Hazleton Integration Project today was announced as one of five $20,000 grant recipients in the third annual Renewal Awards.
The winners, announced at a symposium in New Orleans by The Atlantic and Allstate, are honored for their innovative, grassroots approach to driving change in their communities and bringing progress to the country, a news release states.
Five winners and five runners-up were selected for the third annual award, which comes with $150,000 in grants from Allstate, the sponsor of the awards, to further their work.
This year’s Renewal Award recipients offer vastly different services with a common underpinning: to expand the scale of opportunity for a diversifying America, the release states.
Hazleton Integration Project was one of 25 finalists for the award, having been selected out of 3,000 organizations that were nominated.
“The project, which opened a community center in 2013, creates opportunities for thousands of economically disadvantaged children to participate in free or low-cost education, cultural and athletic activities,” the news release states. “Under the guidance of Chicago Cubs manager and Hazleton native Joe Maddon, the organization has built bridges and succeeded at reducing tensions between Hazleton’s growing immigrant population and longer-term residents.”
Many of this year’s winners are focused on building bridges to the social and economic mainstream for populations that have been excluded but are growing. Their work includes serving low-income or disadvantaged populations by offering job and entrepreneurship opportunities, mentorship and educational resources.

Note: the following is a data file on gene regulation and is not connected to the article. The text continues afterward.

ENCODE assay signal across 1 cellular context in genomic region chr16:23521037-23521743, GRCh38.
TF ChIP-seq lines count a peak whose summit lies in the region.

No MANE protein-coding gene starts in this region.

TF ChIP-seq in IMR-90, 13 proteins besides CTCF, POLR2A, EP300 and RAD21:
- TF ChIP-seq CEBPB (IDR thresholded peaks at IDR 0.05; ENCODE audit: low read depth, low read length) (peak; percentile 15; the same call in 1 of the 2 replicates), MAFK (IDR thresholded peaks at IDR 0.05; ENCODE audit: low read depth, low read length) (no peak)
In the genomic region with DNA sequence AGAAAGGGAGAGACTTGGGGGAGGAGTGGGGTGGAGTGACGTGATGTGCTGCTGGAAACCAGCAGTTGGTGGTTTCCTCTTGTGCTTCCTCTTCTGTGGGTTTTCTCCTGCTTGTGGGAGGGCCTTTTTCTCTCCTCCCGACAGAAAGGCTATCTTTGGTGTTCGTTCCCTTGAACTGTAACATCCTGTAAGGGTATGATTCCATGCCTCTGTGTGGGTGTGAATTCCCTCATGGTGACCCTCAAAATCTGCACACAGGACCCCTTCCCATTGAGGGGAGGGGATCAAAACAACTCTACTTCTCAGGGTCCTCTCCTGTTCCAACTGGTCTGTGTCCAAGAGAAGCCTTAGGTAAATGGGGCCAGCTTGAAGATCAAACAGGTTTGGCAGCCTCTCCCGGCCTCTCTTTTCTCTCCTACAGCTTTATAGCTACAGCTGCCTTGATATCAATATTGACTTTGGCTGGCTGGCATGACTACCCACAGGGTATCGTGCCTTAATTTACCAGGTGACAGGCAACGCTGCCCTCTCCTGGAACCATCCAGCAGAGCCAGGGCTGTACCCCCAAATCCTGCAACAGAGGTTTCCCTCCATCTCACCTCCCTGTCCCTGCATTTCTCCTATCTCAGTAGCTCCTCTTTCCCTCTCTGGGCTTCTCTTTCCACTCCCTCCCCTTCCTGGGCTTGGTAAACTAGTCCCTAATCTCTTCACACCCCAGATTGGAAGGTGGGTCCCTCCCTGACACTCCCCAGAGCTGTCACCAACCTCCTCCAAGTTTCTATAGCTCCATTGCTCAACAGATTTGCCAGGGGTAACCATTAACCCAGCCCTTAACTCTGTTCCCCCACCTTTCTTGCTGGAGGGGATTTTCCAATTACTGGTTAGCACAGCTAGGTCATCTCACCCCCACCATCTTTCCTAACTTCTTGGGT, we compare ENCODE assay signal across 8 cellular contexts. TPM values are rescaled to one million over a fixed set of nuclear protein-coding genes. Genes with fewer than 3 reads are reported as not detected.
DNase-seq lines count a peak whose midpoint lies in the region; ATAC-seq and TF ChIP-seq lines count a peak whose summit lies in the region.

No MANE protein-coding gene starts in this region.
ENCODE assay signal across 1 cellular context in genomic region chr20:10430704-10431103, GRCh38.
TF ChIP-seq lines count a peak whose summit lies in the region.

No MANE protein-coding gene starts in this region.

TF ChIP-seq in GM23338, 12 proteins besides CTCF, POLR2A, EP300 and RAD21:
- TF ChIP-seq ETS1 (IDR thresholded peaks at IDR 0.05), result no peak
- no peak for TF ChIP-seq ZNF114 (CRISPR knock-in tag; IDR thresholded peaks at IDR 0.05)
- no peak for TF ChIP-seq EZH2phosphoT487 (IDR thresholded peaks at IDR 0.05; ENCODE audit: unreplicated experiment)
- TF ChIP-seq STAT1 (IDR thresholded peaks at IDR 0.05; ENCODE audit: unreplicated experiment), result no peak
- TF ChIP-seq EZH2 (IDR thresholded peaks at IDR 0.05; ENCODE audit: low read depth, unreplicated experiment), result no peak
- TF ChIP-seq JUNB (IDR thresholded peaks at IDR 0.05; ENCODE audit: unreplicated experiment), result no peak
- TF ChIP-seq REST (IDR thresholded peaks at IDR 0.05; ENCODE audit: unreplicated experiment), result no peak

The winners have affected thousands of lives and serve as role models for other organizations grappling with how to drive change in communities across the country.
“The Renewal Awards are an important component in The Atlantic’s broad journalistic commitment to covering the way local communities are addressing challenges through bottom-up innovation and creativity,” said Bob Cohn, president of The Atlantic. “We’re grateful to Allstate for generously supporting the awards program and for its partnership on The Renewal Project.”
The Renewal Awards drew nearly 3,000 nominations, six times the number of nominations as in 2017. Judging criteria included the current and future impact of each nominee’s program and the program’s ability to be replicated in other communities.
Each winner receives a $20,000 grant from Allstate to further their work. Five runners-up also receive a $10,000 grant from Allstate — a new element in this year’s awards.
The honorees were selected by public vote and a judges’ panel comprised of The Atlantic editors, led by senior editor Ron Brownstein, past Renewal Award winners, and outside members.
Organizations in Oakland, California; Austin, Texas; Memphis, Tennessee and New Orleans also received $20,000 grants.